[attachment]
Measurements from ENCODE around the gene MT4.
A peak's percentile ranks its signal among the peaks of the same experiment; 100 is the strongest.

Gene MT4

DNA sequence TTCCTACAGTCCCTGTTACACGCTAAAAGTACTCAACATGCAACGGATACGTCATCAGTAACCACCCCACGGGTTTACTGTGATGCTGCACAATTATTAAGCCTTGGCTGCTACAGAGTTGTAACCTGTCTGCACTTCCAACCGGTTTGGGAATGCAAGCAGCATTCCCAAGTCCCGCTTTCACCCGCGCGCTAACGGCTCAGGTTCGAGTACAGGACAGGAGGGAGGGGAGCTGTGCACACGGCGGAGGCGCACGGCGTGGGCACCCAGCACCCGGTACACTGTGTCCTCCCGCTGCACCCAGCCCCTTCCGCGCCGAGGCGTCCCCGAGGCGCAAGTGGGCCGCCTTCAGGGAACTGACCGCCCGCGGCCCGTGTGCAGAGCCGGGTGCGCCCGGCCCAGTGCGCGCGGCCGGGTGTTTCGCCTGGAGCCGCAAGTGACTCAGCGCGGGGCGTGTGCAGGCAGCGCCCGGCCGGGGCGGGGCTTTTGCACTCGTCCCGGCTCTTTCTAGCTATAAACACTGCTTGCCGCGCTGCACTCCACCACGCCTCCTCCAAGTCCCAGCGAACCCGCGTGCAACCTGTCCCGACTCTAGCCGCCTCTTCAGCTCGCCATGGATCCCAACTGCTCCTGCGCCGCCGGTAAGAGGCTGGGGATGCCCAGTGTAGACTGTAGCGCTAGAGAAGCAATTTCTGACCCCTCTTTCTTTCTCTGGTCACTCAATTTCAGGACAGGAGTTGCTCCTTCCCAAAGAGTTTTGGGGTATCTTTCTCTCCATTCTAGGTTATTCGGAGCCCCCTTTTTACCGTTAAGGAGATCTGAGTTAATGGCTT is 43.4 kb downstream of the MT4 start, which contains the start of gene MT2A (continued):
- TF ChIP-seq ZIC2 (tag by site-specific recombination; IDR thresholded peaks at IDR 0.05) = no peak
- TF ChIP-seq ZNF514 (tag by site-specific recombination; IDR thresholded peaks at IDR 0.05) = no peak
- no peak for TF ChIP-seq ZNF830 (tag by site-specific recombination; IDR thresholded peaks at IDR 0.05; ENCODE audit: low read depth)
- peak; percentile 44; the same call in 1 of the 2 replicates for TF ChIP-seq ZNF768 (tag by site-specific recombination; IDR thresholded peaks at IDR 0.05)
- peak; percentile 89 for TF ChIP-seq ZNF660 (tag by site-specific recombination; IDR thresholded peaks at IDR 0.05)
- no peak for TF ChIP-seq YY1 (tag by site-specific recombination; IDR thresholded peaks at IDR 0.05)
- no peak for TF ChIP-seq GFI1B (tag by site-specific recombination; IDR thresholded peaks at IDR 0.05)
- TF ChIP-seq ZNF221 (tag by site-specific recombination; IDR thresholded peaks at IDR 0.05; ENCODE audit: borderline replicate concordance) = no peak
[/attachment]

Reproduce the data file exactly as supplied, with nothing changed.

Measurements from ENCODE around the gene MT4.
A peak's percentile ranks its signal among the peaks of the same experiment; 100 is the strongest.

Gene MT4

DNA sequence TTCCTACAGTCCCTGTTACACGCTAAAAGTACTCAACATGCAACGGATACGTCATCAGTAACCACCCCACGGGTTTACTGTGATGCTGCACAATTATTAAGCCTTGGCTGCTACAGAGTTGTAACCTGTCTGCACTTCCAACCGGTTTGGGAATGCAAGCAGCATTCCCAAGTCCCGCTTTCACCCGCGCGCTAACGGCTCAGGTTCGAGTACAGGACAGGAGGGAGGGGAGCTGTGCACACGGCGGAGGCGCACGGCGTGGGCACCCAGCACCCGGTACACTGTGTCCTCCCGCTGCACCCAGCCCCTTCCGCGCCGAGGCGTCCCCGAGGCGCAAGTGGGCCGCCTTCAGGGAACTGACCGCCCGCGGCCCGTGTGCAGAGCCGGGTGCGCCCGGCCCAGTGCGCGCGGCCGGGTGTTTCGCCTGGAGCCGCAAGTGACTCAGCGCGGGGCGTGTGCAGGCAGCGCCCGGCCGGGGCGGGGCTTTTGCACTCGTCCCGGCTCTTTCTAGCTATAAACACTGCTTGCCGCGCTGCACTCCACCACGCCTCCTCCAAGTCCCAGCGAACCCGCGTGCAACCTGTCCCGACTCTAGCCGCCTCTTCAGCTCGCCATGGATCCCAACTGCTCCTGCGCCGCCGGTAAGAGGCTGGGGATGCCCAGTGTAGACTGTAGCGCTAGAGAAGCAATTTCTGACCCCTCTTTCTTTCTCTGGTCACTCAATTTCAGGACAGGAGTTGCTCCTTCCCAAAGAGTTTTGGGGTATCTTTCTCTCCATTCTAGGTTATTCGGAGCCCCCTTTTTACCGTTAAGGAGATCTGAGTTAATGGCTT is 43.4 kb downstream of the MT4 start, which contains the start of gene MT2A (continued):
- TF ChIP-seq ZIC2 (tag by site-specific recombination; IDR thresholded peaks at IDR 0.05) = no peak
- TF ChIP-seq ZNF514 (tag by site-specific recombination; IDR thresholded peaks at IDR 0.05) = no peak
- no peak for TF ChIP-seq ZNF830 (tag by site-specific recombination; IDR thresholded peaks at IDR 0.05; ENCODE audit: low read depth)
- peak; percentile 44; the same call in 1 of the 2 replicates for TF ChIP-seq ZNF768 (tag by site-specific recombination; IDR thresholded peaks at IDR 0.05)
- peak; percentile 89 for TF ChIP-seq ZNF660 (tag by site-specific recombination; IDR thresholded peaks at IDR 0.05)
- no peak for TF ChIP-seq YY1 (tag by site-specific recombination; IDR thresholded peaks at IDR 0.05)
- no peak for TF ChIP-seq GFI1B (tag by site-specific recombination; IDR thresholded peaks at IDR 0.05)
- TF ChIP-seq ZNF221 (tag by site-specific recombination; IDR thresholded peaks at IDR 0.05; ENCODE audit: borderline replicate concordance) = no peak